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School of Public Policy Seminar Series on America's Role in a Perilous World

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The Promise and Peril of Entrepreneurship

Event Details

Wednesday, February 28, 2024
Noon - 1:00 PM

School of Public Policy, Room 175
Pepperdine University
Malibu, CA 


For more information about this event, please email sppevents@pepperdine.edu, or call 310.506.7490.

The School of Public Policy is honored to host Robert Fairlie, economist and professor of public policy at the University of California, Los Angeles, (UCLA) as he presents findings from his new book The Promise and Peril of Entrepreneurship published with MIT Press.

Federal, state, and local governments spend billions of dollars annually on incubators, training programs, loan programs, tax breaks, and investor incentives to encourage business formation. These expenditures are often made without knowing whether these programs launch startups that create lasting, decent-paying jobs.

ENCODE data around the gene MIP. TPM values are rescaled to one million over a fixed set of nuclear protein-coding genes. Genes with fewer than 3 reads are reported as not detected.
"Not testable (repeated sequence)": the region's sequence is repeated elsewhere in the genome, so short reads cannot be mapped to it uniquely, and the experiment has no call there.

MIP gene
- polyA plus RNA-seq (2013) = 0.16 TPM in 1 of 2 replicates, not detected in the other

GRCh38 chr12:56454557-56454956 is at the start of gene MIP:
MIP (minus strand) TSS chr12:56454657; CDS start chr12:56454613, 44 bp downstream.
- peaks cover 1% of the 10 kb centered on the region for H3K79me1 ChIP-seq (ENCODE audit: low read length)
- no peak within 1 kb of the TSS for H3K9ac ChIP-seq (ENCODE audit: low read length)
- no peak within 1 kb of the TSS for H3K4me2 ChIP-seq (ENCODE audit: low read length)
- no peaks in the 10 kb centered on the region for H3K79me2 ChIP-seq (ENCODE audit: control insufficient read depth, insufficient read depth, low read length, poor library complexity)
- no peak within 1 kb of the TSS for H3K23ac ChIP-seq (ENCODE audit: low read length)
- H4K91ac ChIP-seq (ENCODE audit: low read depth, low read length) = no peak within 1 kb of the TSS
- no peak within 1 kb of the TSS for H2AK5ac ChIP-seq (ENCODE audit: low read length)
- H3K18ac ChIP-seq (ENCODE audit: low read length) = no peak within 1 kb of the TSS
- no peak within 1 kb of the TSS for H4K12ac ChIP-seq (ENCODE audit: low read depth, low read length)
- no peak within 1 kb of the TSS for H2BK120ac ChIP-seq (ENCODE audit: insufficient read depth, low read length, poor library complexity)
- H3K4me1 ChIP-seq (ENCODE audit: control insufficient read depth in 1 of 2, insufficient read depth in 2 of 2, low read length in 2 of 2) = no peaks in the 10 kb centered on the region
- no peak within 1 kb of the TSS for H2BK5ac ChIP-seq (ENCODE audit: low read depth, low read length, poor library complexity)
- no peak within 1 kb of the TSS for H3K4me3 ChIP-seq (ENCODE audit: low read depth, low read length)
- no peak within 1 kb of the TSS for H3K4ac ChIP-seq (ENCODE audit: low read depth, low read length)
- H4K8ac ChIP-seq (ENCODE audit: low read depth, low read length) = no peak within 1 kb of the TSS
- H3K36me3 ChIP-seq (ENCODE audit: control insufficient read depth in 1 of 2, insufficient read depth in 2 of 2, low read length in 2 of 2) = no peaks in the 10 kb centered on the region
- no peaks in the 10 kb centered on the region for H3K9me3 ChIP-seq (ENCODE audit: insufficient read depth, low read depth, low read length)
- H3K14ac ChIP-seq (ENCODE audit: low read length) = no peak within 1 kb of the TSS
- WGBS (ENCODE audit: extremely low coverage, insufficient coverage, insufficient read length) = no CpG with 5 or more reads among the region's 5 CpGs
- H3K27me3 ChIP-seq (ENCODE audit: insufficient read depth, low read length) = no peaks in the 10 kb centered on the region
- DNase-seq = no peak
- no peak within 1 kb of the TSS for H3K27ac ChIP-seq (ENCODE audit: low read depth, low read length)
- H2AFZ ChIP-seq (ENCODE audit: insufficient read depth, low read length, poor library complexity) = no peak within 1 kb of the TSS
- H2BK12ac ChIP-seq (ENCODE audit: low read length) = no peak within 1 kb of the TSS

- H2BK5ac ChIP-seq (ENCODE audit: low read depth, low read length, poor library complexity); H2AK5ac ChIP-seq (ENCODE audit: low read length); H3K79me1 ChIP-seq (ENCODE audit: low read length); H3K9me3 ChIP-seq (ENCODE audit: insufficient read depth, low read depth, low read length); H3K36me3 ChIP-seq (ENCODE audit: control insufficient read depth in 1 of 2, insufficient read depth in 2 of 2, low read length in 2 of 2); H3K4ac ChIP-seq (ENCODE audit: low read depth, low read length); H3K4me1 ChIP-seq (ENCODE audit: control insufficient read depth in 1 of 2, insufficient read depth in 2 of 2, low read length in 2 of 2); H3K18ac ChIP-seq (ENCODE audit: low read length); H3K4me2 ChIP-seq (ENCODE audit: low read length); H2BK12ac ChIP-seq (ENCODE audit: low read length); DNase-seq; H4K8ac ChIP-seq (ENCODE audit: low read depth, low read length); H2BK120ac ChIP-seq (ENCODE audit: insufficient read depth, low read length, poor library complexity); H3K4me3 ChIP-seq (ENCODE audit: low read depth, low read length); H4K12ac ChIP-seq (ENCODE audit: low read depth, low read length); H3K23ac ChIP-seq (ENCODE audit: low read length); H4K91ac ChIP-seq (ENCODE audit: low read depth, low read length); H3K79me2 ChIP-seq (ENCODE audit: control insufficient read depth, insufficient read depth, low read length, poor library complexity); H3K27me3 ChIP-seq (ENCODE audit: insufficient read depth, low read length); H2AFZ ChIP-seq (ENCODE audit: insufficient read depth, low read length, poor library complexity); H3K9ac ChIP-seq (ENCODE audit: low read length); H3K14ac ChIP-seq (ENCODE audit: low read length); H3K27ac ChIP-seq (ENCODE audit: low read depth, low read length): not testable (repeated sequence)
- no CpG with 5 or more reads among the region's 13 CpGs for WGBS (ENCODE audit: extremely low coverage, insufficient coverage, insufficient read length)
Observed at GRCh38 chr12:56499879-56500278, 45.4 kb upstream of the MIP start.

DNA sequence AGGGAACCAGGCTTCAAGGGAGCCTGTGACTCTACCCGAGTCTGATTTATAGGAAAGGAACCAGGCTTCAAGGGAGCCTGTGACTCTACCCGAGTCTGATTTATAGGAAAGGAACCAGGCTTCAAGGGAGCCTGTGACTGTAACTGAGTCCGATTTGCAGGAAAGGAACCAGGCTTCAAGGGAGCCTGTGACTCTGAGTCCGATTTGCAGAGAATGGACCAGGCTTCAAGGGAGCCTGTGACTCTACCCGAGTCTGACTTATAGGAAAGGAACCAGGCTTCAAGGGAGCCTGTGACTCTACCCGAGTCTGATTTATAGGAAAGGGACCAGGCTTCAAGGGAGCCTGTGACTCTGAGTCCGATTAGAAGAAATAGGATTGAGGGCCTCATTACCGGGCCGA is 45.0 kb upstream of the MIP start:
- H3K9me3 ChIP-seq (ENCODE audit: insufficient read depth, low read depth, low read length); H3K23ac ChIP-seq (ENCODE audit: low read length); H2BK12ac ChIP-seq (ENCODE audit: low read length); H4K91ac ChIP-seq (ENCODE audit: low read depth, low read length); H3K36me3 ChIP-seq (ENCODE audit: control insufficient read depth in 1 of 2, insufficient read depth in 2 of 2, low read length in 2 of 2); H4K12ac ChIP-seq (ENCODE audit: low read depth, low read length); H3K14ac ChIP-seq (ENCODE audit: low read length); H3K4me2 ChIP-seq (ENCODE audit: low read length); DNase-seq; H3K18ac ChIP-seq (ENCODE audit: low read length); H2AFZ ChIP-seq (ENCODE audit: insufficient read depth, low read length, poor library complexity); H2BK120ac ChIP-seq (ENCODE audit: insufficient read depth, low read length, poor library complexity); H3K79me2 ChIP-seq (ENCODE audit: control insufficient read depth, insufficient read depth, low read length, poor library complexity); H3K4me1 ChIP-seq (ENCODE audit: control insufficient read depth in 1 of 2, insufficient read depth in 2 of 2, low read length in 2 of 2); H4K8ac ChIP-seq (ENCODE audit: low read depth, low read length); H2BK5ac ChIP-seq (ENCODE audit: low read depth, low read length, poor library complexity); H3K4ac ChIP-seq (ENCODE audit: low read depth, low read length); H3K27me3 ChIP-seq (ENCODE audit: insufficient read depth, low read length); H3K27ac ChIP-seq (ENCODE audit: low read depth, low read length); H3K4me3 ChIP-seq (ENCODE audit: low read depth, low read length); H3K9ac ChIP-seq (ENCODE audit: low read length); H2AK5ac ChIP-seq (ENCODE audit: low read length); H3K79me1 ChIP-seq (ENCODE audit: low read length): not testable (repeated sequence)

Fairlie’s book provides a broader view of entrepreneurship, based on new comprehensive data including all US businesses that challenge what we know about job creation and survival among US startups. From this perspective, startups create jobs, power, and economic growth in the US economy. However, job creation per startup and survival rates are much lower than those typically reported by federal sources and often touted by pundits as the official number. There is also substantial inequality in startup ownership. For example, we find that 7 percent of startups are Black-owned but 12 percent of the labor force is Black. We also find that Black, Latinx and Native American-owned startups have fewer initial employees, and Asian-owned startups have more initial employees.

Speaker: Robert Fairlie

Robert Fairlie HeadshotProfessor Fairlie is an economist, professor of public policy at UCLA, and member of the National Bureau of Economic Research (NBER). He studies a wide range of topics including entrepreneurship, education, labor, racial, gender, and caste inequality, information technology, immigration, health, and development. He received a PhD and MA from Northwestern University and a BA with honors from Stanford University and has held full-time or visiting positions at UC Santa Cruz, Stanford University, Yale University, UC Berkeley, and Australian National University. He has received funding from the National Science Foundation, National Academies, and Russell Sage Foundation as well as numerous government agencies and foundations, and has testified in front of the US Senate, US House of Representatives, US Department of Treasury, and the California State Assembly.